The Cochrane Schizophrenia Group

Day 3: (Data) Extraction…oo sounds painful

on July 5, 2013

Today is about extraction.  Extracting information from the studies identified through your search.  It sounds like it could be a painful process but actually once you get the hang of it it’s really quick and easy to sift, decide which studies aren’t relevant to your review.  the hardest part is drilling down in the one’s that you do deem relevant.  During the practical, Clive Adams asks a delegate how long it took him to work out that the study in question wasn’t relevant.  It took him 4mins!  This just shows that it doesn’t have to take ages, even when you’re only just learning about systematic review writing.  If this delegate wasn’t just learning and the study was on his profession he probably could have decided its relevance in 2mins.  It’s a bit like the new hazard perception test you get as part of your driving theory test…read, read, read, you spot something that doesn’t match your criteria, click the button like a ninja…next study.

Now you have to give your reasons for exclusion.

No pointer?  Just use an umbrella.  Statisticians are very resourceful people.

No pointer? Just use an umbrella. Statisticians are very resourceful people.

Systematic reviews are the best form of Evidence Based Research

Systematic reviews kick ass in the Evidence Based Research arena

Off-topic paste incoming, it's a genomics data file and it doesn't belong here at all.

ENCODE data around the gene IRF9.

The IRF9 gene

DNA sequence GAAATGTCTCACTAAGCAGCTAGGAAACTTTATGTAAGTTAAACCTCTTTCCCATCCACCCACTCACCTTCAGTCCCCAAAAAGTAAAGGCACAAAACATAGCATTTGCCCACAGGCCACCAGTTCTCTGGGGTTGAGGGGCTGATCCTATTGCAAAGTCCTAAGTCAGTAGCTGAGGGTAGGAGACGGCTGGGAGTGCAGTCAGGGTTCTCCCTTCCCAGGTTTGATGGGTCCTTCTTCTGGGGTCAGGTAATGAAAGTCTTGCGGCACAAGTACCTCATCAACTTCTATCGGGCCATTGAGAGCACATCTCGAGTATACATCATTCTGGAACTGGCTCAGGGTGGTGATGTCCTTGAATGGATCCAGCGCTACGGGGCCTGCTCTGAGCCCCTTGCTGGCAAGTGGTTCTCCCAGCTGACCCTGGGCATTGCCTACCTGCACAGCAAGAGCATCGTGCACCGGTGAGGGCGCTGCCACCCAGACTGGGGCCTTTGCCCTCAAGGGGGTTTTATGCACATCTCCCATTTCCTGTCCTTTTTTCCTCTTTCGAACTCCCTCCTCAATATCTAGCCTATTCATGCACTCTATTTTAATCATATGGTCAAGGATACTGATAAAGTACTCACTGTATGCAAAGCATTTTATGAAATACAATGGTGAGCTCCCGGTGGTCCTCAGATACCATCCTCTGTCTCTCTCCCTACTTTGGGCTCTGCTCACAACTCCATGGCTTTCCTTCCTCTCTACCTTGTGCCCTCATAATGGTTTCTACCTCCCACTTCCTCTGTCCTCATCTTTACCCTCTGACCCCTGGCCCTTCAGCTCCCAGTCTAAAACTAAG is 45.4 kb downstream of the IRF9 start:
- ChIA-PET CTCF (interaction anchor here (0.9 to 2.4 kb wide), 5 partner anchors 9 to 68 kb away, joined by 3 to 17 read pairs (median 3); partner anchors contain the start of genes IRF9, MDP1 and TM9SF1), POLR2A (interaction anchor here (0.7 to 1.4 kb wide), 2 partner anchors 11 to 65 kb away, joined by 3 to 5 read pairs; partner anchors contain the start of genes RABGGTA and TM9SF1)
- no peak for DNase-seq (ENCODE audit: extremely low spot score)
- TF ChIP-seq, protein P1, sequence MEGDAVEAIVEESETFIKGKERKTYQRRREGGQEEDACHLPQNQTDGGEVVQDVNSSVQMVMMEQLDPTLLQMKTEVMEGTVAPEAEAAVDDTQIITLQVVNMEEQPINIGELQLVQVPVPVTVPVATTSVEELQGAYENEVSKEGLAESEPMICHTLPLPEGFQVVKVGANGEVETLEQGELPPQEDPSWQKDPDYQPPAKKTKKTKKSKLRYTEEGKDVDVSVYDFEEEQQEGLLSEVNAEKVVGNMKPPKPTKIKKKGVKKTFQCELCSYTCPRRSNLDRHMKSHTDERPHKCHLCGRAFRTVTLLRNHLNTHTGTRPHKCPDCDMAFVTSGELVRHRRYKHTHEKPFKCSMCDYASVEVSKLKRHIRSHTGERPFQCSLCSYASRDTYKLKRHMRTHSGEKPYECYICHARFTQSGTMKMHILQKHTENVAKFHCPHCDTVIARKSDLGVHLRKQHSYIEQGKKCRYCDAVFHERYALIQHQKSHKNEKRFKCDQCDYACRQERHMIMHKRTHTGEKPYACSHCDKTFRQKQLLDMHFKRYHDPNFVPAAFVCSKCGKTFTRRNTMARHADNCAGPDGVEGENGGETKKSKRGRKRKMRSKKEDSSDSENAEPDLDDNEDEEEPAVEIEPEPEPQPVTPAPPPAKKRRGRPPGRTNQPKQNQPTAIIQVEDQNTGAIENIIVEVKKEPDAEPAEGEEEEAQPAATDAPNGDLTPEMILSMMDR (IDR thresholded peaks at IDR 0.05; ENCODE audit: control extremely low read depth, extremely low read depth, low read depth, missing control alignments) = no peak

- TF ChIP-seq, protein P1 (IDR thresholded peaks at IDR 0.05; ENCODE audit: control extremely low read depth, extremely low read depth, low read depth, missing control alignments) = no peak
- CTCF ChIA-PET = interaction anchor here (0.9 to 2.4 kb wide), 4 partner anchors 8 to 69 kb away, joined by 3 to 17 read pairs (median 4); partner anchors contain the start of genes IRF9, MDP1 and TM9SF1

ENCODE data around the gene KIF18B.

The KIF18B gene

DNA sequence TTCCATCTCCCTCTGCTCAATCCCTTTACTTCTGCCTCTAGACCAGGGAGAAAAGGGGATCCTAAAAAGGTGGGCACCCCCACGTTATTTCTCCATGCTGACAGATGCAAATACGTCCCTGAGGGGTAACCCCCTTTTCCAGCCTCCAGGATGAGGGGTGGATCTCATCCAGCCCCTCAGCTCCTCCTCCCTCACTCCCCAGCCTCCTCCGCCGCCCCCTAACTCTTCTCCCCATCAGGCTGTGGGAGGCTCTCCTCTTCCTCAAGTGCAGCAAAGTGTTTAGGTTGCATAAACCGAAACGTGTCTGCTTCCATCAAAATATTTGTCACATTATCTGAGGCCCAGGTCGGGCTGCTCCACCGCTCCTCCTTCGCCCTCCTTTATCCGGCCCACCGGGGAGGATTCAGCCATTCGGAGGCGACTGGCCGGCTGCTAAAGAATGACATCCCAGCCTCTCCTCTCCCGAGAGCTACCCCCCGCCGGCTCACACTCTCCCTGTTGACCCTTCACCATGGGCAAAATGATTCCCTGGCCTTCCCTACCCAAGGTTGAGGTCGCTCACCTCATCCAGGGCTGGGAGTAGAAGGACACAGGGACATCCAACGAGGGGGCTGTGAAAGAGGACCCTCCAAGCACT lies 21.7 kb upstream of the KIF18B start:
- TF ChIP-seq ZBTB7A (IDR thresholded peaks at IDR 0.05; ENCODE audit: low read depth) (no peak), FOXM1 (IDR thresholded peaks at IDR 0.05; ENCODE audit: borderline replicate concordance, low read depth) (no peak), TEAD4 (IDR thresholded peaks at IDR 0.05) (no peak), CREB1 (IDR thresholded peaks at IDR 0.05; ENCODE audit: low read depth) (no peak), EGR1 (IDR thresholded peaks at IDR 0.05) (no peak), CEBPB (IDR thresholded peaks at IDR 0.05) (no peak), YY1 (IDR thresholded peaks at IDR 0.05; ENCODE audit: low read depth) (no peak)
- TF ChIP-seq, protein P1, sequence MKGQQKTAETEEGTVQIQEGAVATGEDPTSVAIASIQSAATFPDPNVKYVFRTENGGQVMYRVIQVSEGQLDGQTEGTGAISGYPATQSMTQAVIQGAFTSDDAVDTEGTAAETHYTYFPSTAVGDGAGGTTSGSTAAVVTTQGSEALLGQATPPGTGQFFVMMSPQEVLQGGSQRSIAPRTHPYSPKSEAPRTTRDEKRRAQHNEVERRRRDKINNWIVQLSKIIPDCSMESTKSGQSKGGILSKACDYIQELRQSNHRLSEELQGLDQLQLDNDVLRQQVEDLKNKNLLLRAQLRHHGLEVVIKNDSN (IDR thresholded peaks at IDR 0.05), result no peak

Next up was  Sarah Lewington, Senior Research Fellow in the Clinical Trial Service Unit at the University of Oxford talking about meta-analysis.  To produce a worthwhile conclusion from a review the stats extracted from studies needs to be vast, which is hard, especially if most of the studies are small ones.  Small studies generally highlight something massively significant, but is it really significant if the number of participants was 5?  This is why Risk of Bias and lots of data needs to be incorporated into a review, otherwise you are in just as much danger of producing a biased conclusion based on zilch.  It’s also important to recognise that a systematic review by definition does not necessary incorporate statistics.  Systematic reviews do not need to include statistics to be valid.  If you don’t uncover any studies about your topic during the search means no statistics to review for instance.  This means the purpose of the review becomes highlighting the gaps in research.  Why is no one researching the value of supportive therapies (not CBT but more community support), for instance, especially when government policy favours it (issue raised in CSzG review)?  Sometimes the gaps are more significant than the results of statistics.

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